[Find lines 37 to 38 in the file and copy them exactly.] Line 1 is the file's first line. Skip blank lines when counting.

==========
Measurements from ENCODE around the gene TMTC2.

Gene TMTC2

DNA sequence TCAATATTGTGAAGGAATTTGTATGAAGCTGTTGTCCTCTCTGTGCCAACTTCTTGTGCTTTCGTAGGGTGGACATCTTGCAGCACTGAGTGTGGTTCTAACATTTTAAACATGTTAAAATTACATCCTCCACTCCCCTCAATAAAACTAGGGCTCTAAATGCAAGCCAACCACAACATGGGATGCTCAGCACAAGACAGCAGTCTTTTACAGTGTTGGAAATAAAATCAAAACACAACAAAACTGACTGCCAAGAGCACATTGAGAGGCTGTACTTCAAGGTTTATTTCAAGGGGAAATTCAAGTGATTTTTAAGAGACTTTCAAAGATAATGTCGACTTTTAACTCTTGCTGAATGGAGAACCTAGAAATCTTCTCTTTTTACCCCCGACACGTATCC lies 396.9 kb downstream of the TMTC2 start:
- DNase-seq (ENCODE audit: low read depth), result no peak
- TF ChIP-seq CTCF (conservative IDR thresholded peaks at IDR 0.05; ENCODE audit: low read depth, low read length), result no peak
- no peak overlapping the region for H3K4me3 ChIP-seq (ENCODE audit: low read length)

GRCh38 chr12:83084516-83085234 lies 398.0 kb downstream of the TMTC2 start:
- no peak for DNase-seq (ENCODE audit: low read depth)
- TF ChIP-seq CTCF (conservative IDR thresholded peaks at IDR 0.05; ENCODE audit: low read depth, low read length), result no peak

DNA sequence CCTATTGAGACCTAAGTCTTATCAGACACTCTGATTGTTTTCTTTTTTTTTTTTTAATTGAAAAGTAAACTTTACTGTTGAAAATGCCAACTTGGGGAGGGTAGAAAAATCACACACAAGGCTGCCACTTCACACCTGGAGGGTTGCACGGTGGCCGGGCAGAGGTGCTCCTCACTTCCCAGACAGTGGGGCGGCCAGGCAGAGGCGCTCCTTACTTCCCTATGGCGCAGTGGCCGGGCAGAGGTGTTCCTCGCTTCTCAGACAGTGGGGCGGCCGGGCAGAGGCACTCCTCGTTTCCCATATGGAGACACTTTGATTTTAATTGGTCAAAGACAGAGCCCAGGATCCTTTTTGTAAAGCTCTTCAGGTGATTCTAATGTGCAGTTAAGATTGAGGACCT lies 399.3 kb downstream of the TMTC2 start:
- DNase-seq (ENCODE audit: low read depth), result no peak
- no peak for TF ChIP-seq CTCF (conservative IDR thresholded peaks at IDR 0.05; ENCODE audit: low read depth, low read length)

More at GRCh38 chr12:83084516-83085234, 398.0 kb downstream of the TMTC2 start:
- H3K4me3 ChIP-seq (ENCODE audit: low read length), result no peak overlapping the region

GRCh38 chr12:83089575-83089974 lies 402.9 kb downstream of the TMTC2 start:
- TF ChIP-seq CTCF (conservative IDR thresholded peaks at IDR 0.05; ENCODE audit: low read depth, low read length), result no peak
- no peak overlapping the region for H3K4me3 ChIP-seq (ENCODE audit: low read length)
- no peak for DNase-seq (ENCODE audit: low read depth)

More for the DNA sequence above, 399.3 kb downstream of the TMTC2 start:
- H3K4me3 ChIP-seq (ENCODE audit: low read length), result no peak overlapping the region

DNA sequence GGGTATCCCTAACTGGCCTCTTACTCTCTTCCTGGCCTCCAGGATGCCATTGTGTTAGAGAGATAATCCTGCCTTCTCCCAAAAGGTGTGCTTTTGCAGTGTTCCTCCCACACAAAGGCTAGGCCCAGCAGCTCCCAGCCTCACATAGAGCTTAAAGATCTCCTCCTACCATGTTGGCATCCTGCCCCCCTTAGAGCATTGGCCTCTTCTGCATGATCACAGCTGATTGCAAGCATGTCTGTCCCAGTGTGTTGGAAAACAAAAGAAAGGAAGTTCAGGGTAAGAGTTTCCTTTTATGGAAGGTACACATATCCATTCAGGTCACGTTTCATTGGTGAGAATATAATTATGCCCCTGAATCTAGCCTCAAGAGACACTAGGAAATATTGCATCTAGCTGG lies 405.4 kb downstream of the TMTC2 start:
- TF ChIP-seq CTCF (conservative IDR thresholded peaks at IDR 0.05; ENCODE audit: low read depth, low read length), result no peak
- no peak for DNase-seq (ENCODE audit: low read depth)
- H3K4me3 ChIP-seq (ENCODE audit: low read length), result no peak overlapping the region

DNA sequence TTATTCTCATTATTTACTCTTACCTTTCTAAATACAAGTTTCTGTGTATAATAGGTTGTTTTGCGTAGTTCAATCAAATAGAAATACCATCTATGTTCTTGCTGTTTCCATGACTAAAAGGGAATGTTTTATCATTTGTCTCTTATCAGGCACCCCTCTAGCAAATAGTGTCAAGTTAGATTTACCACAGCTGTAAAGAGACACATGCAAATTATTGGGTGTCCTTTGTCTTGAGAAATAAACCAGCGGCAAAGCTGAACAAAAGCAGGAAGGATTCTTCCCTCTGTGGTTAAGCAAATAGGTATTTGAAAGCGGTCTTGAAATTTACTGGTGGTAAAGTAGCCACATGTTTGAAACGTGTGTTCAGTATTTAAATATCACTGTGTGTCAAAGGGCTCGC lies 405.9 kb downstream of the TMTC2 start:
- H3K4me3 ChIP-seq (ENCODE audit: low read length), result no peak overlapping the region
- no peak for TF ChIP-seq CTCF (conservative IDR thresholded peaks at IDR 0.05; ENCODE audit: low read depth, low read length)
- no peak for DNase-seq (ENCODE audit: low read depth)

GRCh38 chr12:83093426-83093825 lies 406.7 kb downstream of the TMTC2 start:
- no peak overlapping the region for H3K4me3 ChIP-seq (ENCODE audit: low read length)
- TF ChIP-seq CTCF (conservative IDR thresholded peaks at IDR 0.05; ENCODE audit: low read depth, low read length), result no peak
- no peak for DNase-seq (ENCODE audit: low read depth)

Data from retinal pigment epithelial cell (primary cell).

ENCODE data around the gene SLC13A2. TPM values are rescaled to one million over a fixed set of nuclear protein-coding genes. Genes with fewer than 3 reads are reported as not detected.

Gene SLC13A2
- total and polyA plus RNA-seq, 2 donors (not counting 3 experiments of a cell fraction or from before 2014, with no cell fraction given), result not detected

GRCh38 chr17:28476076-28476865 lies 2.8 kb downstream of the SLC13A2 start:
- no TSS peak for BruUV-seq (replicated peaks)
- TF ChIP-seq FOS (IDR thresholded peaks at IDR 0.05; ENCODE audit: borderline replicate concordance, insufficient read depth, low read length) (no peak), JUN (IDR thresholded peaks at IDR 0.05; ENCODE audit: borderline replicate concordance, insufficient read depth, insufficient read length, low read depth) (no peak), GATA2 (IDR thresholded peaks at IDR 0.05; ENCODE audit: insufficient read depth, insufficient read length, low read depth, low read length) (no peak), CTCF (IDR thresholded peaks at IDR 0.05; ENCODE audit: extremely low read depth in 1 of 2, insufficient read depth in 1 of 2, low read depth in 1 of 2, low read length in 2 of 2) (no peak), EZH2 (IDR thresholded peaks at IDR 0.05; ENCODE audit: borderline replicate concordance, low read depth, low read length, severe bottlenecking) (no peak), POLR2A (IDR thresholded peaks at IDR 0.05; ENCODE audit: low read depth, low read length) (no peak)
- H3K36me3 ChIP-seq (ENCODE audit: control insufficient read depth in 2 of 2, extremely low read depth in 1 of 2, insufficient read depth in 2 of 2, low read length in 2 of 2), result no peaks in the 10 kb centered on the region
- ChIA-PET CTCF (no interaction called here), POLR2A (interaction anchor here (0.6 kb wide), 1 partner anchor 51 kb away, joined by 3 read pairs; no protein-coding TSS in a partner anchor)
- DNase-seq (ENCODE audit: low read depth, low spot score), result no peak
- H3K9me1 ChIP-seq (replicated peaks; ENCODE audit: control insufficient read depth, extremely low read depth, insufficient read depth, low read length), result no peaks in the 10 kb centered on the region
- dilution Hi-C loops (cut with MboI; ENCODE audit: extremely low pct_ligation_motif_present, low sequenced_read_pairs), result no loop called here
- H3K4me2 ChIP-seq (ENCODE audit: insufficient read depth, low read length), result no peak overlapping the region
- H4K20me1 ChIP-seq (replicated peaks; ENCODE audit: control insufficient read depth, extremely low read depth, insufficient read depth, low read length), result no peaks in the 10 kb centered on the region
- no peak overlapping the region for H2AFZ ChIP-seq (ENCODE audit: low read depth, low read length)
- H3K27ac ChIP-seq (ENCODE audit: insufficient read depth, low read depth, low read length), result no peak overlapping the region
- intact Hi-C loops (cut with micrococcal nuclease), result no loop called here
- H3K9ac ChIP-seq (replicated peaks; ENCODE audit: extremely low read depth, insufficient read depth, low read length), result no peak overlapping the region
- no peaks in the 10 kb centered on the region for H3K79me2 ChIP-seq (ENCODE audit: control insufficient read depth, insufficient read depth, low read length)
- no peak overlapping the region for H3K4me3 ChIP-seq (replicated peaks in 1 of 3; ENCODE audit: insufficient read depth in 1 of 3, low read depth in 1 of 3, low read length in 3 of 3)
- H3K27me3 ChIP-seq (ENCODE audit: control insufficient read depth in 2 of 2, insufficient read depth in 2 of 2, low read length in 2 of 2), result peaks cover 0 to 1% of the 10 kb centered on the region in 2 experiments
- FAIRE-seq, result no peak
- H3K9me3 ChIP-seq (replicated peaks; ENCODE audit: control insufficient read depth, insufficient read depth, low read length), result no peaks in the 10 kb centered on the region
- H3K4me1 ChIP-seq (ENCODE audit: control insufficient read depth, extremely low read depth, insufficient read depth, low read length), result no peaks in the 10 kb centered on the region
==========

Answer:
GRCh38 chr17:28476076-28476865 lies 2.8 kb downstream of the SLC13A2 start:
- no TSS peak for BruUV-seq (replicated peaks)